The Three Stages Of Labor

Want to know what to expect when you go into labor? Buckle your seat belts for the three-phase breakdown.

First Stage: The first stage of labor begins with contractions and progresses until your cervix is fully dilated.

  1. Early Labor: Your cervix gradually thins out — known as effacing — and opens. Contractions during this phase can be hard to distinguish from Braxton-Hicks, or “practice” contractions; you’ll know soon enough, however, if it’s the real thing. If you feel like moving around, taking a walk can be a nice distraction (and, some women say, method for moving labor along). If it’s the middle of the night and you feel like you can sleep between contractions, let your body rest for the hard work ahead.
  2. Active Labor (Transition): This is what birth professionals refer to as “transition;” contractions become longer, stronger and progressively closer together, and your cervix opens — or dilates — at a faster rate, preparing for your baby to pass through it. The rule of thumb is to call your midwife or doctor when contractions become regular and painful — it’ll be difficult to talk when they’re happening — and occur at a rate of five minutes apart. This is a good time to try out any pain-management techniques, such as breathing exercises, you may have learned leading up to labor.
  3. Transition is the last phase of active labor;  you may scream, vomit, moan — it’s      different for everyone. Do whatever you feel inclined to and ride the waves; your body knows what it’s doing, and it’s producing hormones to help you with the process.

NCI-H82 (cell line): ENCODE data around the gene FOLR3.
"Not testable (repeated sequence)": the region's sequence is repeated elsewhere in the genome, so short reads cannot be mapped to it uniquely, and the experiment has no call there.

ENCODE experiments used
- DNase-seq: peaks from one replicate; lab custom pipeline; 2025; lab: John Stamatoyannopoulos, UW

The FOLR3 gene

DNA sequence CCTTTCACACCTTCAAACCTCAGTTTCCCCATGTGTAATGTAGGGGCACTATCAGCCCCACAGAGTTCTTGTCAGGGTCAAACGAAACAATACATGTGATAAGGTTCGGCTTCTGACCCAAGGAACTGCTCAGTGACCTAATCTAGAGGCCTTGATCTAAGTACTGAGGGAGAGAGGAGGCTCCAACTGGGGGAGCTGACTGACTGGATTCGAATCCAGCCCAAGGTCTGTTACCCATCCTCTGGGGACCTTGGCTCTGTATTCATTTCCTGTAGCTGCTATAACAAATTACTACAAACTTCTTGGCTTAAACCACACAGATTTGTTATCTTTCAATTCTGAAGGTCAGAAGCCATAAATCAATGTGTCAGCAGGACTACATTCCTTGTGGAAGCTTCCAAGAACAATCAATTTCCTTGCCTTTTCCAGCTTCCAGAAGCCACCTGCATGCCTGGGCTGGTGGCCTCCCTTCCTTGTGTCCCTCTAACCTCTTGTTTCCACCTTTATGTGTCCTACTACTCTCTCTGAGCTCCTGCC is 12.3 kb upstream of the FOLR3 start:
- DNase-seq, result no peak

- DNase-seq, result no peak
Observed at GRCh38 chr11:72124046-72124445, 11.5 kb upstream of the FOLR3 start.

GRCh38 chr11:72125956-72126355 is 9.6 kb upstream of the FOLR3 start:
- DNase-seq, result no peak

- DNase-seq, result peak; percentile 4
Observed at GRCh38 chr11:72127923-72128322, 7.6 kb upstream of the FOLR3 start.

Second Stage (Pushing): The second stage of labor begins when your cervix is fully dilated, and concludes with your baby’s delivery. Some women find that pushing offers some relief during contractions. Use your moments between contractions to breathe; and try to stay directly in the present moment, rather than thinking ahead to the next contraction. The hardest part of the pushing stage is that final contraction–and final push–when your baby emerges. But as soon as it’s over, your baby will have arrived! 

Third Stage: The third stage begins when your baby is born and ends when you deliver your placenta. Your uterus will resume contractions a few minutes after your baby is born, and your doctor or midwife will ask you to push a few times again in order to delivery the placenta. Don’t worry — this part is nothing compared to what you’ve already done, and you’ll hardly notice or care; your attention will be entirely focused on your beautiful new baby. Congratulations, mama –you did it!